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Obama To Meet With Labor Leaders, Could Face Pressure On Health Care The Washington Post reports that President Obama will meeting today with outgoing AFL-CIO president John Sweeney and his incoming successor Richard Trumka, when he visits the Labor Day picnic in Cincinnati: "In what could be a moment of high tension, they [Sweeney and Trumka] will have a chance to argue that, after being elected in part because the AFL-CIO's persuaded its more skeptical members to vote for him, Obama should not disappoint it by settling for half measures."

Obama's Day Ahead President Obama will depart from the White House at 10:45 a.m. ET, heading to Cincinnati, Ohio. He will address the Cincinnati AFL-CIO Labor Day Picnic at 1:15 p.m. ET. He will depart form Cincinnati at 2:35 p.m. ET, arriving back at the White House at 4:10 p.m. ET.

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Axelrod: Public Option A "Good Tool," But Shouldn't Define Whole Debate Appearing on Meet The Press, White House Senior Advisor David Axelrod said that President Obama "believes the public option is a good tool." However, Axelrod also added, "It shouldn't define the whole health care debate, however."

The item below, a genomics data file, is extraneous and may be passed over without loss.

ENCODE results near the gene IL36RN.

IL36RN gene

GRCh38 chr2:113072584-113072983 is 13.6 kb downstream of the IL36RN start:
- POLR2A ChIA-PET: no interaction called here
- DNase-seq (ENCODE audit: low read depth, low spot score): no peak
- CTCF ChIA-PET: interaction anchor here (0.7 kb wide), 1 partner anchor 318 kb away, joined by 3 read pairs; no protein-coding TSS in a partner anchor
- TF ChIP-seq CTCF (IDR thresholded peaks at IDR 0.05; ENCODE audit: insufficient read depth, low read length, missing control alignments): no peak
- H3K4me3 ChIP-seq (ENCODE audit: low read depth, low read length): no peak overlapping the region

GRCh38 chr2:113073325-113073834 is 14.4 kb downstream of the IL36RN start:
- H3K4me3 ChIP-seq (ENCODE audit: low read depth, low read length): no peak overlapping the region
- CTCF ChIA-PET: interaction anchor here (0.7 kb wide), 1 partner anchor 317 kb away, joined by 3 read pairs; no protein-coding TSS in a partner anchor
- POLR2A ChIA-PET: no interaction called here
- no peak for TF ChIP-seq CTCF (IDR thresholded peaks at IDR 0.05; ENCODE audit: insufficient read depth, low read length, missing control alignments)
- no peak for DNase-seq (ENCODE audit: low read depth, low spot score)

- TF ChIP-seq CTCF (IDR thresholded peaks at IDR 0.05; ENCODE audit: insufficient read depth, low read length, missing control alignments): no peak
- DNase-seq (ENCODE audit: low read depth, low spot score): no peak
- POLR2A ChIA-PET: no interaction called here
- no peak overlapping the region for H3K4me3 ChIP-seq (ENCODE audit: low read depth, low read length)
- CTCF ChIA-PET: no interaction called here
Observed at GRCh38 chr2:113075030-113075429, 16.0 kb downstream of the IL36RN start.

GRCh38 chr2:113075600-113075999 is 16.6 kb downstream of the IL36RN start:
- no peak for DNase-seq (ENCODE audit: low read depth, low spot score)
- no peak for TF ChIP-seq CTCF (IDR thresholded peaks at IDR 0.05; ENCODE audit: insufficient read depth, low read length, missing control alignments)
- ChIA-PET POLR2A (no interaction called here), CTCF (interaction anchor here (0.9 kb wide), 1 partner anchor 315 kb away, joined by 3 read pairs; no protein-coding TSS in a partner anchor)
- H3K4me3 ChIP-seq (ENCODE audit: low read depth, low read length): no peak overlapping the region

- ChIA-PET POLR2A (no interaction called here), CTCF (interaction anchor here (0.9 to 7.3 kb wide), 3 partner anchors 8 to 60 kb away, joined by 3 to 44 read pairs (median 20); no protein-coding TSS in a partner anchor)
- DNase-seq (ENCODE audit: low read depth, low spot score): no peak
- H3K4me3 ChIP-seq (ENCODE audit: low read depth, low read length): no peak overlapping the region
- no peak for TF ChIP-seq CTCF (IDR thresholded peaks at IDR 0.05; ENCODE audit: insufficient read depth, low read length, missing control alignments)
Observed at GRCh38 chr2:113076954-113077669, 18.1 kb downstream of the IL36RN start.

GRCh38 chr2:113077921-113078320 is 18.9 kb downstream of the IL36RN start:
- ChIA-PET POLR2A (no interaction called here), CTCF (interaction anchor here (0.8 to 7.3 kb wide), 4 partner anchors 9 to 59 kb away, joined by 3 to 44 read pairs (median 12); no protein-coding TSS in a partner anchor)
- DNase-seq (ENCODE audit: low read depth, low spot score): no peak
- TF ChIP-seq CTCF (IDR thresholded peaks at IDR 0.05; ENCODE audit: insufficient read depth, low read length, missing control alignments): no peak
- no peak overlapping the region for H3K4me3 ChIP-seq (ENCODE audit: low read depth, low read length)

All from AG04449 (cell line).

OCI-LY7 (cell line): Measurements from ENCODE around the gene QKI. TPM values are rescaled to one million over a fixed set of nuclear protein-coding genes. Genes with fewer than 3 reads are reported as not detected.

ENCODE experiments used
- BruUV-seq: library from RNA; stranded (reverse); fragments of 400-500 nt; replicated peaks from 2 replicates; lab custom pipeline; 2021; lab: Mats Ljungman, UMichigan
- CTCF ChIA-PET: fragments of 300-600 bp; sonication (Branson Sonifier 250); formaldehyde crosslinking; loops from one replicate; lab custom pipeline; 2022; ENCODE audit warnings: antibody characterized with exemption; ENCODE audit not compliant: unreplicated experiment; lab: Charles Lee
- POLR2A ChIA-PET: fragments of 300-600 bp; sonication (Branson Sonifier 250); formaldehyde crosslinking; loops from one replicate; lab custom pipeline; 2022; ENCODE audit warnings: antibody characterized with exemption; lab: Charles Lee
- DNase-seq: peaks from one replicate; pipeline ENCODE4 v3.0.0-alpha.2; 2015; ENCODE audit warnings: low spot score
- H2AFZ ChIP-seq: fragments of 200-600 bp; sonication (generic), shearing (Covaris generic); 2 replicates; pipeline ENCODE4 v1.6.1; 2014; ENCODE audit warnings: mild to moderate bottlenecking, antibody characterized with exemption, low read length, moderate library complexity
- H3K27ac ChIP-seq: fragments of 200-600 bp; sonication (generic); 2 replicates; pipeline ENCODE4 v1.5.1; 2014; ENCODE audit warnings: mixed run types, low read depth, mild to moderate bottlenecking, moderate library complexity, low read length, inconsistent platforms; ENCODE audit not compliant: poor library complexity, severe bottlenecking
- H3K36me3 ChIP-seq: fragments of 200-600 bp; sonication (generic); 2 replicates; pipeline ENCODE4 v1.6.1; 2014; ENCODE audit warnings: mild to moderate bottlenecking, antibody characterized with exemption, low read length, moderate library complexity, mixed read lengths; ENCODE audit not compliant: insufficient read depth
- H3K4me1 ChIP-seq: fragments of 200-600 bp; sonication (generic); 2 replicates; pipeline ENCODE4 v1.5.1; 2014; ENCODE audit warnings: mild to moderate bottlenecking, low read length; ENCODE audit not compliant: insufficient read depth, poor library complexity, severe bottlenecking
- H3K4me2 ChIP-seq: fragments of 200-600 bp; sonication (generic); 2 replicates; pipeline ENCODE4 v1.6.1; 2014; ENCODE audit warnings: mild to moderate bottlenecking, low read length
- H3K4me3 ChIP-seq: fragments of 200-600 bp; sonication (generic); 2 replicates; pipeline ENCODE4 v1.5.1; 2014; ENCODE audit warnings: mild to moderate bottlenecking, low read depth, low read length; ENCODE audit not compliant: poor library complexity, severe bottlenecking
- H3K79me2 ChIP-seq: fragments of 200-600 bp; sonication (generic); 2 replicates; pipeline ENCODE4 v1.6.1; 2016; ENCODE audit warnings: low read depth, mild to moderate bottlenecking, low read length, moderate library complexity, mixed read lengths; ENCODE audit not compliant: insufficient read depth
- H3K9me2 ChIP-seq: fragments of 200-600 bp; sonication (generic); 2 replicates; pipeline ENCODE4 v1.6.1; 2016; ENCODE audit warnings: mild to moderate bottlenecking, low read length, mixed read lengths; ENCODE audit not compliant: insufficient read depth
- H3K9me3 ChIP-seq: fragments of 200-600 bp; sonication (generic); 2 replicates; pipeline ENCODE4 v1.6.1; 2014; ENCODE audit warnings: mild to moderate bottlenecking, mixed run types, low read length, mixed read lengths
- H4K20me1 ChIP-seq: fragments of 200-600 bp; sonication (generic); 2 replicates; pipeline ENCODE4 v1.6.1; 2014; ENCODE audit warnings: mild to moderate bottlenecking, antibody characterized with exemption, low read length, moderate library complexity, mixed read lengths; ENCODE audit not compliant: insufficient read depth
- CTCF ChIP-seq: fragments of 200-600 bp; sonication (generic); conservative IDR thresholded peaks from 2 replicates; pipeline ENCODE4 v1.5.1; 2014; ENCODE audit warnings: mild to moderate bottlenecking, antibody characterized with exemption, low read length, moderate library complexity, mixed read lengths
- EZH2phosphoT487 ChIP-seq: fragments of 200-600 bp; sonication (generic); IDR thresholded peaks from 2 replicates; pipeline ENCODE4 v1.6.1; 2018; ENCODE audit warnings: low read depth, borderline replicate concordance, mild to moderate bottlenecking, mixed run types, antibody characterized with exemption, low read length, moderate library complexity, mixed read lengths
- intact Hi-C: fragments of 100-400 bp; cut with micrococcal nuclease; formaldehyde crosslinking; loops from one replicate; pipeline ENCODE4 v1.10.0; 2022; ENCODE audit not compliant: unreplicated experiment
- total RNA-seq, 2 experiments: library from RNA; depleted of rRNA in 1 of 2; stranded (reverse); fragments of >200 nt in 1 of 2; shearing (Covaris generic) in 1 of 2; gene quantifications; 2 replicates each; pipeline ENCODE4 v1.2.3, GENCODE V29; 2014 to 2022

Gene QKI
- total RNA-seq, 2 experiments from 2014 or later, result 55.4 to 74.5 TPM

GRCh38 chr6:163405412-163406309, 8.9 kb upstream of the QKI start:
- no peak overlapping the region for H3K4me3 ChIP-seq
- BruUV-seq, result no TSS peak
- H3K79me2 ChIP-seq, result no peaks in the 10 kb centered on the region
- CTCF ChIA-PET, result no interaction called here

Van Jones Resigns Van Jones, President Obama's adviser on green jobs, has resigned in the wake of controversy surrounding past attacks on Republican, and his having signed a petition by 9/11 Truthers years ago. "On the eve of historic fights for health care and clean energy, opponents of reform have mounted a vicious smear campaign against me," Jones said in his resignation letter, also adding: "I cannot in good conscience ask my colleagues to expend precious time and energy defending or explaining my past. We need all hands on deck, fighting for the future."

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Obama Announces New Initiatives For Retirement Savings In this weekend's YouTube address, President Obama announced a set of new policies to make it easier for workers to invest towards their retirements. Obama tied the importance of this policy into the current economic troubles: